If I’m honest, I have not been particularly excited about this year’s Plastic Free Challenge. This year has already been one challenge after another. The hurdles required to complete easy tasks—like going for a walk with my daughter, going to the grocery store—feel innumerable.

Plus, I’m working a full-time job. I volunteer on the leadership teams for two local climate groups and on a Fairfax County task force. I’m raising and sometimes homeschooling a five-year-old. To put it mildly, I’m stretched a little thin.

Why would I choose to add another stress on top of it all?

Don’t worry. I’m not going to give you a whole song and dance about how taking the Challenge and forgoing all single-use plastic is a commitment we all need to make now to preserve the planet for future generations. There’s a little truth to that, but it’s certainly not my driving force this year—when we’re all just scrambling to make it through the next few months without suffering too much loss.

Going Plastic Free is a nice idea, and in previous, less complicated years, the Plastic Free Challenge has been incredibly fun for me. It was a 30-day puzzle, each day revealing how a new Plastic Free behavior could fit in the big picture of my life. I never went to the grocery store with fewer than 5 Mason jars and drove out of my way to buy chocolate chips in bulk. I started conditioning my hair with apple cider vinegar and made my own vodka-based spray starch. I rarely left the house without a water bottle, a tea tumbler, and bamboo utensils. I was a Plastic Free resource for my circle of friends.

But when the Covid-19 pandemic hit in March, so many of my Plastic Free habits went straight out the window. Coffee shops stopped accepting my tumbler. The bulk bins at MOM’s are now full of dry goods in plastic baggies. I haven’t been to a restaurant—except to pick up takeout that is usually in plastic containers—in months. For a while there, my freezer was stocked with plastic bags full of veggies because I wasn’t sure when I’d next get to a grocery store.

These things are not my fault. And they are not yours either. Living Plastic Free is a privilege. It’s achievable primarily for people with time and money. Because the system is rigged in plastic’s favor. For years, plastic producers have driven the narrative that cleaning up plastic pollution is the consumer’s responsibility. And now they are capitalizing on our fear during this pandemic to promote single-use plastic as the hygienic alternative to reusables.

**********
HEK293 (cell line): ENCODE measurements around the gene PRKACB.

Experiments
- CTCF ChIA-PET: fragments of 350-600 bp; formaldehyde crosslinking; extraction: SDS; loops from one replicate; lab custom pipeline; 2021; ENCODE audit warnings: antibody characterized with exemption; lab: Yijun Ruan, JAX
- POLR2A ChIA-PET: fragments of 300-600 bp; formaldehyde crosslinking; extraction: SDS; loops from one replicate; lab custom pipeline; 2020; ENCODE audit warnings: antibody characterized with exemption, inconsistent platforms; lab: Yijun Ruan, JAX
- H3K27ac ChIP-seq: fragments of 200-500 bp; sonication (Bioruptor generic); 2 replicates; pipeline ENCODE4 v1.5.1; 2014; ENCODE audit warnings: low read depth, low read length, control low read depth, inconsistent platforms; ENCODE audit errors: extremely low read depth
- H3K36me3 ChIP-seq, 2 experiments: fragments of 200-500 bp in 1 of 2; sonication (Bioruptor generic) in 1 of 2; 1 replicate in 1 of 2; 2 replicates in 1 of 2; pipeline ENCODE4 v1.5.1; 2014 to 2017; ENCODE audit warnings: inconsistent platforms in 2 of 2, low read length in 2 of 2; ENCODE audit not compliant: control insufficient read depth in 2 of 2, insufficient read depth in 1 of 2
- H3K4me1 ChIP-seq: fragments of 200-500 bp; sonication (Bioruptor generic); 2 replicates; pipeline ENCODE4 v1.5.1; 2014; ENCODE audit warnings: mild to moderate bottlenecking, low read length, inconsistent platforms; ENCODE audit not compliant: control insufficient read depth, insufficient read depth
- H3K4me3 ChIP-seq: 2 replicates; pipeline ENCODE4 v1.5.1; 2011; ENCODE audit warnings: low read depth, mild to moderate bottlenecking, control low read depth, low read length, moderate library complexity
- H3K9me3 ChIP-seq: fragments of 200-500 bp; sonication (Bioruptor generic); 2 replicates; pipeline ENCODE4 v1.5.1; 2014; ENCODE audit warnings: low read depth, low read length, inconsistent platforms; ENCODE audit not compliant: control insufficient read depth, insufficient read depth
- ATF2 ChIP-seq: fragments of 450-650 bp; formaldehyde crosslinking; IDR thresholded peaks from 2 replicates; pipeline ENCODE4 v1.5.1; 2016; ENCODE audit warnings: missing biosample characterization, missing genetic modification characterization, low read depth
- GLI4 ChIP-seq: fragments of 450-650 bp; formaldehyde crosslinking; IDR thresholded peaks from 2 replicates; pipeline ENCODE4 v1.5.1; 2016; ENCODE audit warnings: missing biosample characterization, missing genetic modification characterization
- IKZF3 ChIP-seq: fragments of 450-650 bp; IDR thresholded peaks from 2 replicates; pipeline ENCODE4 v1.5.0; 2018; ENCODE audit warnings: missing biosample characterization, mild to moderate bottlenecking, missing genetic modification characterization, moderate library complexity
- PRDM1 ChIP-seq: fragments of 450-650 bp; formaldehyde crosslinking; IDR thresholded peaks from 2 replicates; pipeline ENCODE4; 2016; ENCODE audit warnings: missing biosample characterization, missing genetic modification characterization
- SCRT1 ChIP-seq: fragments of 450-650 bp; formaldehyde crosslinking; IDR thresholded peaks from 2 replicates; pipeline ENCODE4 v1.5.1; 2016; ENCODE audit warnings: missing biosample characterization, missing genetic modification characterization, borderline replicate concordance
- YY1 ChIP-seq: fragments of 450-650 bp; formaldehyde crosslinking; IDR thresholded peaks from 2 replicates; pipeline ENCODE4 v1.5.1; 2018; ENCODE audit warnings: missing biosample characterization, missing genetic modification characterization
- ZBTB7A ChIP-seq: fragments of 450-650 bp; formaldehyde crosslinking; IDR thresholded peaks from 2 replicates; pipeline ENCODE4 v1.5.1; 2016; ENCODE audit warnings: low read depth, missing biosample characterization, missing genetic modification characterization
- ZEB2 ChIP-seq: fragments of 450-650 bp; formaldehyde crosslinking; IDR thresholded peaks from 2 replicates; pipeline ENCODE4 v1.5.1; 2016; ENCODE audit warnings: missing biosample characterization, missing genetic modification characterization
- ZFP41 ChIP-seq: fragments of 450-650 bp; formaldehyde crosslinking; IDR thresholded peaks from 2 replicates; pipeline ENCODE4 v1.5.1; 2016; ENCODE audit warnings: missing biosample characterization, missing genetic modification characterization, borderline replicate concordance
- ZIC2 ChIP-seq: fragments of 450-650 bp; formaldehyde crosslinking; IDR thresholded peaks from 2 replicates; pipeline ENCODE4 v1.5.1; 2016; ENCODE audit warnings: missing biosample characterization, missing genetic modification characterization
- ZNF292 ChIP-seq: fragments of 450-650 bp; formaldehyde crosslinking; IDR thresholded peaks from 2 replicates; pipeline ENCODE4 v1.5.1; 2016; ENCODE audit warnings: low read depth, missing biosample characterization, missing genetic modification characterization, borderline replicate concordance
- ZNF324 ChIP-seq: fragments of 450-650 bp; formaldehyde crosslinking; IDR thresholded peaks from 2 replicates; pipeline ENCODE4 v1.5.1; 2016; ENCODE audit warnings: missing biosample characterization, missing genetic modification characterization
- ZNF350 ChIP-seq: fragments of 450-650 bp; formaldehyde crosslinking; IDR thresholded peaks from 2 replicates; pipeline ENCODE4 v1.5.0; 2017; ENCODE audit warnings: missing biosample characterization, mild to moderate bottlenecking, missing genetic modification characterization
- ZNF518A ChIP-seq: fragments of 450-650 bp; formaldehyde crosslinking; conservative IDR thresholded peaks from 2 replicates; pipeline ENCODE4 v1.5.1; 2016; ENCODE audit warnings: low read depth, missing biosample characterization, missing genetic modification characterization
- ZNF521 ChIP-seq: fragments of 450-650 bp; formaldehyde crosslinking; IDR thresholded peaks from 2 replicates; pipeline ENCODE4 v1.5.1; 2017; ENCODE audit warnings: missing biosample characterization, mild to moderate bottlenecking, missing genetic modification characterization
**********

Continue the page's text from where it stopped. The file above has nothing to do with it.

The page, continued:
Guess what? Neither narrative is true. Single-use plastic is not inherently sanitary. Coronavirus can remain viable on plastic surfaces for days. And yes, we consumers can make choices to reduce our plastic footprint (if we have the time and money), but the only way we can tackle a problem as large and complex as plastic pollution is to cut it off at its source—the corporations that dole out plastics like candy.

So for this year’s Plastic Free Challenge, we are introducing an activism component. This year we are challenging the systems that make plastic pollution possible. Because the ultimate goal of the Plastic Free Challenge has always been to make reducing our plastic footprint accessible to more people.

Every week we will provide at least one easy action you can take to reduce plastic pollution worldwide. This week we’re asking everyone to sign and share this Plastic Pollution Coalition petition:

And if you are so moved, you might also tweet directly at Health & Human Services Secretary Alex Azar:

@SecAzar Don’t let #BigPlastic exploit the #COVID19 crisis. Single-use plastics are NOT the most sanitary choice during the pandemic. #plasticpollutes

For me, these simple actions—being part of the movement—are reason enough to take the Plastic Free Challenge this year. But rest assured, we will also be offering tips and resources for reducing your personal plastic consumption during the pandemic—from people far more knowledgeable than I am. And we will also be highlighting our Plastic Free community partners’ work and perspectives on this issue.

We hope you will join us. Register HERE.

by Julie Kimmel